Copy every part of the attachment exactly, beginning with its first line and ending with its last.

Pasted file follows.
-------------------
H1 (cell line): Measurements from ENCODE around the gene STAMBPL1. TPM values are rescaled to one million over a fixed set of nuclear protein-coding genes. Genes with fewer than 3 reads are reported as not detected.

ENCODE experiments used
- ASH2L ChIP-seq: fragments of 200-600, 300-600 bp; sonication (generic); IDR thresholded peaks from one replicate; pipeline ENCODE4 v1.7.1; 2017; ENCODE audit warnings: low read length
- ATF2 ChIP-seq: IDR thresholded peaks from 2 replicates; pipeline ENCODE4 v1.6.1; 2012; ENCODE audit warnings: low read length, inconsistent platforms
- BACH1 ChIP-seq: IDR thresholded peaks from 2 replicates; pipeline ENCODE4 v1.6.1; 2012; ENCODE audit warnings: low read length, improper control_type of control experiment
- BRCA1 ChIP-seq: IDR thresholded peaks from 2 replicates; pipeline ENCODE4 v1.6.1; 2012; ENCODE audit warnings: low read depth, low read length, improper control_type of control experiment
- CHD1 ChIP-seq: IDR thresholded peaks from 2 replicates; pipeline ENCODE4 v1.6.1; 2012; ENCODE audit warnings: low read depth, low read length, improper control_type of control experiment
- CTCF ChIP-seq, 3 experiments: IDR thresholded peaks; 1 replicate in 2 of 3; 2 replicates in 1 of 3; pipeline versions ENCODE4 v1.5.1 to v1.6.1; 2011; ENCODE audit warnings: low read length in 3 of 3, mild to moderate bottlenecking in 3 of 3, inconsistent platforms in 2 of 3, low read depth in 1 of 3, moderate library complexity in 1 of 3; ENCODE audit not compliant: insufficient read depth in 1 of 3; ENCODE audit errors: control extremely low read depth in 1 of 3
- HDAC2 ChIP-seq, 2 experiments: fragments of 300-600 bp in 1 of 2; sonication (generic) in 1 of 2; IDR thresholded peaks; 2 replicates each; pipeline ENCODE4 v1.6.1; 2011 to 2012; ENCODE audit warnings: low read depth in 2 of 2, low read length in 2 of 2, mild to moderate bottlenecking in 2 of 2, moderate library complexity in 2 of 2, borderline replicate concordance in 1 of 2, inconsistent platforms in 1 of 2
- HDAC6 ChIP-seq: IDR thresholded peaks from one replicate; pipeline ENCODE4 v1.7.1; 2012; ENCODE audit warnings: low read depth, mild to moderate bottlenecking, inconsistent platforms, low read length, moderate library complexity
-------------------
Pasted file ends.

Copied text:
H1 (cell line): Measurements from ENCODE around the gene STAMBPL1. TPM values are rescaled to one million over a fixed set of nuclear protein-coding genes. Genes with fewer than 3 reads are reported as not detected.

ENCODE experiments used
- ASH2L ChIP-seq: fragments of 200-600, 300-600 bp; sonication (generic); IDR thresholded peaks from one replicate; pipeline ENCODE4 v1.7.1; 2017; ENCODE audit warnings: low read length
- ATF2 ChIP-seq: IDR thresholded peaks from 2 replicates; pipeline ENCODE4 v1.6.1; 2012; ENCODE audit warnings: low read length, inconsistent platforms
- BACH1 ChIP-seq: IDR thresholded peaks from 2 replicates; pipeline ENCODE4 v1.6.1; 2012; ENCODE audit warnings: low read length, improper control_type of control experiment
- BRCA1 ChIP-seq: IDR thresholded peaks from 2 replicates; pipeline ENCODE4 v1.6.1; 2012; ENCODE audit warnings: low read depth, low read length, improper control_type of control experiment
- CHD1 ChIP-seq: IDR thresholded peaks from 2 replicates; pipeline ENCODE4 v1.6.1; 2012; ENCODE audit warnings: low read depth, low read length, improper control_type of control experiment
- CTCF ChIP-seq, 3 experiments: IDR thresholded peaks; 1 replicate in 2 of 3; 2 replicates in 1 of 3; pipeline versions ENCODE4 v1.5.1 to v1.6.1; 2011; ENCODE audit warnings: low read length in 3 of 3, mild to moderate bottlenecking in 3 of 3, inconsistent platforms in 2 of 3, low read depth in 1 of 3, moderate library complexity in 1 of 3; ENCODE audit not compliant: insufficient read depth in 1 of 3; ENCODE audit errors: control extremely low read depth in 1 of 3
- HDAC2 ChIP-seq, 2 experiments: fragments of 300-600 bp in 1 of 2; sonication (generic) in 1 of 2; IDR thresholded peaks; 2 replicates each; pipeline ENCODE4 v1.6.1; 2011 to 2012; ENCODE audit warnings: low read depth in 2 of 2, low read length in 2 of 2, mild to moderate bottlenecking in 2 of 2, moderate library complexity in 2 of 2, borderline replicate concordance in 1 of 2, inconsistent platforms in 1 of 2
- HDAC6 ChIP-seq: IDR thresholded peaks from one replicate; pipeline ENCODE4 v1.7.1; 2012; ENCODE audit warnings: low read depth, mild to moderate bottlenecking, inconsistent platforms, low read length, moderate library complexity